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Re: [Axiom-developer] Terms of Surrender (was: BAD tim)

From: C Y
Subject: Re: [Axiom-developer] Terms of Surrender (was: BAD tim)
Date: Tue, 8 Nov 2005 06:05:40 -0800 (PST)

--- William Sit <address@hidden> wrote:

> C Y wrote:
> > I'm just saying that in an open source project discussion without
> > code ultimately goes nowhere.  I don't think that's a danger here,
> > but it has been known to effectively kill projects in the past.
> Is that (projects getting killed) necessarily bad?

Well, I guess I was sort of viewing it as a waste.  I suppose other
views are possible.

> > Spad does of course depend on the underlying modules, but shouldn't
> > it (in theory) not need to care how they are implemented?  Sort of
> > the same way ANSI lisp code should run in any ANSI lisp 
> > implementation, without worrying about how the enviroment 
> > underneath it is coded up?
> True, but we are talking about maintaining the system, not just the
> algebra code. There are bound to be modifications, if only because 
> versions of Lisp has changed.

True enough, but those will hopefully be minor.  (A lot of fixes to
Maxima have been this sort of thing - tracking different versions of
Lisps - so I admit it happens.)  I think it depends in part on how much
non-standardized (e.g. non ANSI) functionality we need or want to use.

> Even my limited experience tells me that codes will break if allowed
> to stay stagnant.

Also true, unfortunately.

> > If I'm not mistaken, the approach Tim has taken so far with vol5 is
> > resulting in documentation that applies equally well to Lisp and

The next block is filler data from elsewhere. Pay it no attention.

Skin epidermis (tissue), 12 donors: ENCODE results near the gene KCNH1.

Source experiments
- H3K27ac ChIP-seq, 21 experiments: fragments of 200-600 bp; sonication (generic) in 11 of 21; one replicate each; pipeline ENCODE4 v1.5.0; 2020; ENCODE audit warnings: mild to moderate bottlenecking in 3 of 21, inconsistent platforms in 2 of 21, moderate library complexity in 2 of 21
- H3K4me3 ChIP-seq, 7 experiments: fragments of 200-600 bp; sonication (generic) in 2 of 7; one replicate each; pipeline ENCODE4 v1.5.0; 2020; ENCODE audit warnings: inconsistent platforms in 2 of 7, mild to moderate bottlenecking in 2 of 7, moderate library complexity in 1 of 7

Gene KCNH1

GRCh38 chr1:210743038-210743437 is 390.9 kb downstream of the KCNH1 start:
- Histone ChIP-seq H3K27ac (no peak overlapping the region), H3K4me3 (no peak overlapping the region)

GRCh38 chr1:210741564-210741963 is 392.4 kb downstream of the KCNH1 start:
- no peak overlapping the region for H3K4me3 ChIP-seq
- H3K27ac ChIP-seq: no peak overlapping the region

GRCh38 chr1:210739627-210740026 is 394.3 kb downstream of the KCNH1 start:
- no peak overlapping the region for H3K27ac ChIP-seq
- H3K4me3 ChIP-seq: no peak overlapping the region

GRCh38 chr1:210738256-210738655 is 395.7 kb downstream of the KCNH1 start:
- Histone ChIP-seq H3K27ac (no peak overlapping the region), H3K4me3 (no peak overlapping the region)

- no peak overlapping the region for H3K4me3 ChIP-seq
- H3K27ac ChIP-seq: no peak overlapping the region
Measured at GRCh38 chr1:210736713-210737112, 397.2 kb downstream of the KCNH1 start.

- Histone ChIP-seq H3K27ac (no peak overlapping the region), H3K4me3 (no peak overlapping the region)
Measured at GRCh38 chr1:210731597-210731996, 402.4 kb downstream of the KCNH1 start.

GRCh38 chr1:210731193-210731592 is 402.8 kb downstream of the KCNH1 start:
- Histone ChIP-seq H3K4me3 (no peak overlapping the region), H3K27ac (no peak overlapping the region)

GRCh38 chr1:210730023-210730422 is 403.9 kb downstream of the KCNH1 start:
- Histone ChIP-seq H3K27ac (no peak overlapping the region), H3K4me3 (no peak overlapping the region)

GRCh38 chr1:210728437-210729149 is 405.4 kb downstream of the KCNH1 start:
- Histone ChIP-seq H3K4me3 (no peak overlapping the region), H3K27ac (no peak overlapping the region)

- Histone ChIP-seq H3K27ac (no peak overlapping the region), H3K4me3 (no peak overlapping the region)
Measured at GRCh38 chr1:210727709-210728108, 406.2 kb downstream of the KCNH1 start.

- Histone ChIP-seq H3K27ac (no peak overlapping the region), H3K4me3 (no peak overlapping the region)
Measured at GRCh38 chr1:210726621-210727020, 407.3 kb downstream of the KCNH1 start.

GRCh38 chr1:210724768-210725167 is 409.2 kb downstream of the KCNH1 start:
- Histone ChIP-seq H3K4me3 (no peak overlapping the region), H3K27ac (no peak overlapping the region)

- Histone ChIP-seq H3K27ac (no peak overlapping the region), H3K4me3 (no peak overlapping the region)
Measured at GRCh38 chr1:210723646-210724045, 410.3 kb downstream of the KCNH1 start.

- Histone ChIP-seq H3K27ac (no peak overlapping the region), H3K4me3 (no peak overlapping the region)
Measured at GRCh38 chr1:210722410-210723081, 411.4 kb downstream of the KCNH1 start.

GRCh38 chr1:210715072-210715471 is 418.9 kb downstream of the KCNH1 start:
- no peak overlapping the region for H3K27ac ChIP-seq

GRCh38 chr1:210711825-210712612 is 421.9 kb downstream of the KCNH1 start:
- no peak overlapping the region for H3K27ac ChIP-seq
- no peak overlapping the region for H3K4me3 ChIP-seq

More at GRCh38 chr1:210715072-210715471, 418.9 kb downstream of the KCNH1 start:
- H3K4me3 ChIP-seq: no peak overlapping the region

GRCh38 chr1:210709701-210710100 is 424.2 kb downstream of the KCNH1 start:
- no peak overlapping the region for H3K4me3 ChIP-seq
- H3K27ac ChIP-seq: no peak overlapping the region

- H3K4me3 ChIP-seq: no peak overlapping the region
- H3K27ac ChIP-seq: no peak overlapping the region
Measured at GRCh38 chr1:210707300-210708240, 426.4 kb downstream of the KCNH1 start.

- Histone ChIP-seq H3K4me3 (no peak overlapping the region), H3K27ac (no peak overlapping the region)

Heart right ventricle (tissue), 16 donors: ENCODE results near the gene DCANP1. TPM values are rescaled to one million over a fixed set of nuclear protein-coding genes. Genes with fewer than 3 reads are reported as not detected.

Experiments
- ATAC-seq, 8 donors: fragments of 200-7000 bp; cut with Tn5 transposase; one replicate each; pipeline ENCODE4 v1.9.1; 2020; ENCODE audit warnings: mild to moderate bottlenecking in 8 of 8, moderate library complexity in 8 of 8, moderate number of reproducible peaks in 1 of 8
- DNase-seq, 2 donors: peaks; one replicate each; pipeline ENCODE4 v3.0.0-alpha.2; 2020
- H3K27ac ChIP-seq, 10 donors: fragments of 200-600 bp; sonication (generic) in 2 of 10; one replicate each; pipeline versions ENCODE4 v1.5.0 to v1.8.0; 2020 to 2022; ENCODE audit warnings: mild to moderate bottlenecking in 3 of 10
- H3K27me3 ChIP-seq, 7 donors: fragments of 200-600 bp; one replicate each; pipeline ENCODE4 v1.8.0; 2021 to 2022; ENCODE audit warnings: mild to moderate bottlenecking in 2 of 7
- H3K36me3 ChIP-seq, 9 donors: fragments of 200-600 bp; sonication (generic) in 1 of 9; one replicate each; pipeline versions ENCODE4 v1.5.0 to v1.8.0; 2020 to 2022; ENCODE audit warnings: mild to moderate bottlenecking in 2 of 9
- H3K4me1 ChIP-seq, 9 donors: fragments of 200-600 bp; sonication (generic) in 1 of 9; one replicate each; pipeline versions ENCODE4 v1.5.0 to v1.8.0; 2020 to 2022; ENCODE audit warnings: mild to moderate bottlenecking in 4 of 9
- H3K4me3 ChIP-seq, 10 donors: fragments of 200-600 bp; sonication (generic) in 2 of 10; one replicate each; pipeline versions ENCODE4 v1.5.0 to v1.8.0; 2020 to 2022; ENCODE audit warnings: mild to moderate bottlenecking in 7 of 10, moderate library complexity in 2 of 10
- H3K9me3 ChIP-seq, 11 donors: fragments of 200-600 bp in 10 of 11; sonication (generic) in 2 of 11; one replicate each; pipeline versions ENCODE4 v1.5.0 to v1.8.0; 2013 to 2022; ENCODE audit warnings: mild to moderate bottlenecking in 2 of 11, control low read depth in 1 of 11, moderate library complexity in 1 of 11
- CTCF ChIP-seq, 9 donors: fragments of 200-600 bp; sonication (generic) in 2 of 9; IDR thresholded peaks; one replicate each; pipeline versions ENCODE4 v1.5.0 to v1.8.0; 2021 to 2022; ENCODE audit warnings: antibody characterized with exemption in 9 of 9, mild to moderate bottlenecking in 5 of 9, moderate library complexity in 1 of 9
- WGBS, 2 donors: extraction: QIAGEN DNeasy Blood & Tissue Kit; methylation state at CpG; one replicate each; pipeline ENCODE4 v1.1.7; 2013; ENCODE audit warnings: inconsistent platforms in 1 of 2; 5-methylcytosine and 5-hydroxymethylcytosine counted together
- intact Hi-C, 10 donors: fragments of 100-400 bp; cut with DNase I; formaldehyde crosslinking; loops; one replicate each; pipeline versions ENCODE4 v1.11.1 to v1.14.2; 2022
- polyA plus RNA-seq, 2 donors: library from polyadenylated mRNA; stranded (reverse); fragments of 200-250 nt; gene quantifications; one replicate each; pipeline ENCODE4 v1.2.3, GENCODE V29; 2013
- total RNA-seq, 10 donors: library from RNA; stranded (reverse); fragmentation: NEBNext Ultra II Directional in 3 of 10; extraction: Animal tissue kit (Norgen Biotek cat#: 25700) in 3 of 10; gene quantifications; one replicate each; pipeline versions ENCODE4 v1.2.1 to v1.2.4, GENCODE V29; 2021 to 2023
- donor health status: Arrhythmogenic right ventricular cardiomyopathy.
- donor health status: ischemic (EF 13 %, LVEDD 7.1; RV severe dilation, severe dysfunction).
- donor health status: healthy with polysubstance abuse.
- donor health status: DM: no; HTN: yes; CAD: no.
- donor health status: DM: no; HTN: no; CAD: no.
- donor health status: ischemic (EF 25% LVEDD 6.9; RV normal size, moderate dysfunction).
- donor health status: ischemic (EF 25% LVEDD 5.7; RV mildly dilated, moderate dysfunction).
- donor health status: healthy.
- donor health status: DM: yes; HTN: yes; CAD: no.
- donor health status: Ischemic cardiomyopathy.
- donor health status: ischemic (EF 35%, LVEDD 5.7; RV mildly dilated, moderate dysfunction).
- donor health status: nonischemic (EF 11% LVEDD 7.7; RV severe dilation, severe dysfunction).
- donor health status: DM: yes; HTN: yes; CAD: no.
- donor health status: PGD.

> > Boot code - at least, the level of documentation he has started 
> > writing.  If it helps, perhaps the current state of included auto-
> > generated lisp code could represent proof that the current 
> > documentation is in fact applicable to both Boot and Lisp code 
> > (where the documentation covers such things instead of SPAD code) 
> > since they are demonstrably identical at this stage.  If you parse
> > out the lisp includes and build the book again, viola - documented
> > boot code.
> Glad to know that.

I should admit that's based on a casual inspection of vol5 - I haven't
yet read through it in detail or actually tried generating a Boot only
file.  But the structure of printing both Boot and Lisp code together
suggests it would be possible to omit the autogenerated lisp and still
have a viable document.

> Tim has done that type of analysis on Axiom more than anyone else.
> But what I am looking for is even coarser: just the major components
> and how Lisp helps.

Ah, got it.

> > My original vision was that each package would have one of these
> > types of graphs as it's second page (sort of an "inside the cover"
> > addition if it were a book) that would allow a new programmer to 
> > immediately get a feel for the workflow of this particular part of
> > the system, and what parts it relates to.  Maybe this could apply 
> > to pamphlets.  Also it might allow programmers unfamiliar with how 
> > the system works to quickly zero in on which functions were 
> > possibly relevant to a particular bug.
> > For real fun perhaps these diagrams could be autogenerated by the
> > SPAD/Aldor parser as part of the compile :-).  Of course, higher
> > level ones might have to be done by hand, depending on how smart
> > the output routines were...
> That would be useful for Tim's Crystal vision.

Tim, could a compiler output diagram information files or is that not
really viable?


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